The SEC, Market Makers, and Order Flow Payment – 24/7 Wall St.
About a year ago, after stock trading erupted during the stock craze, new U.S. Security and Exchanges (SEC) Chairman Gary Gensler waded into controversy over a practice called payment for order flow (PFOF), which involves market makers (also called wholesalers) like Citadel, Susquehanna, and Virtu paying brokerages to execute exchange trades on behalf of brokers.
This is a lucrative business for the biggest PFOF brokerages. TD Ameritrade received $994 million in PFOF revenue for 2020 and 2021, by far the most of any brokerage. Robinhood placed second with $532 million, while E*Trade placed third with $316 million, Schwab finished fourth with $222 million, and WeBull closed the top five with $118 million. payments received.
The data was collected by BrokerChooser’s Adam Nasli and released earlier this month. Nasli reviewed SEC 606 reports from 12 brokers to compile the data. Two of the brokers on its list, Fidelity and Vanguard, received no PFOF income for both years. Including the top five, the top 10 brokers received $2.27 billion in payments for order flow for the two years.
Among market makers, Citadel paid the most to brokers, $2.6 billion, or nearly 40% of all PFOFs to brokers over the two-year period. Susquehanna (G1X and Global Execution Brokers) paid $1.5 billion (22% of total), Virtu paid $644 million (10%), Wolverine paid $628 million (9%), Two Sigma paid paid $205 million (3%) and Jane Street Capital paid $61 million (1%). These six companies accounted for approximately 84% of all order flow payments to brokers.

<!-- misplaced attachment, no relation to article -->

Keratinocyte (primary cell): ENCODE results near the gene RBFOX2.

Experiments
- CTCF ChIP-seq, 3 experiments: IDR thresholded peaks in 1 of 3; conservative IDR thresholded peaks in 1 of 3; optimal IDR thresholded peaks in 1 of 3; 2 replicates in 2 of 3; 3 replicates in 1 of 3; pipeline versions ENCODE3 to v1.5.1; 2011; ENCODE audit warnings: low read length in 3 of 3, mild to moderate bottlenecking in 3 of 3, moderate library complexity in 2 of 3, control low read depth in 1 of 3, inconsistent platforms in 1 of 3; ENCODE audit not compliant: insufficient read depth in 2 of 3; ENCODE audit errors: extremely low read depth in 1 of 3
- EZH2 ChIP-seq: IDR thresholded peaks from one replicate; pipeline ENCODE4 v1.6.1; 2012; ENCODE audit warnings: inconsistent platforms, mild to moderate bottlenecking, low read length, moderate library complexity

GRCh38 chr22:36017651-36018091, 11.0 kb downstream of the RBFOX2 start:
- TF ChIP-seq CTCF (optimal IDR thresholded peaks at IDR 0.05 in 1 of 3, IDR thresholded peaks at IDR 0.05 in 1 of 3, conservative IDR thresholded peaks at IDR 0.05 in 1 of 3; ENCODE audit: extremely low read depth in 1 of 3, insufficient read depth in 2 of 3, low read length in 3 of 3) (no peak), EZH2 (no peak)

Last month, SEC Chairman Gensler said the agency was considering rule changes that would increase competition for trading orders and improve prices for retail investors. Robinhood derives around 75% of its revenue from PFOF, and it is in the company’s interest to have many orders from investors that market makers are willing to pay.
The SEC wants to know if brokers send PFOF orders to market makers that offer the largest payout to the brokers rather than to the exchange that offers the best price (known as NBBO, National Best Bid and Offer) for the investor .
“Best Execution” rules require retail brokers to send client orders to the venue offering the best price, or better price. Market makers usually make an offer that is a fraction of a penny better than the best price. Because exchanges like the New York Stock Exchange and Nasdaq cannot offer quotes below one cent, exchanges lose market to market makers.
Last May, BestEx Research published a report on the good, the bad and the ugly of PFOF. According to the report, market makers (or wholesalers) can improve the NBBO to investors by 15%. Moving this retail flow out of obscurity to regulated exchanges would reduce the NBBO spread by 25%. Here’s how the report’s authors, Hitesh Mittal and Kathryn Berkow, put it:
While superficially it may appear that retail investors are benefiting from routing their order flow to wholesalers, the reality is quite different, especially given the recent increase in total retail trading volume. Our estimate is that if retail moved to a public forum, the NBBO itself would drop significantly, eclipsing the 15% difference between what is currently available on exchanges and what wholesalers are offering in the form of enhancement. prices.
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Here’s a short video Gensler made last month summarizing the SEC’s current thinking on PFOF: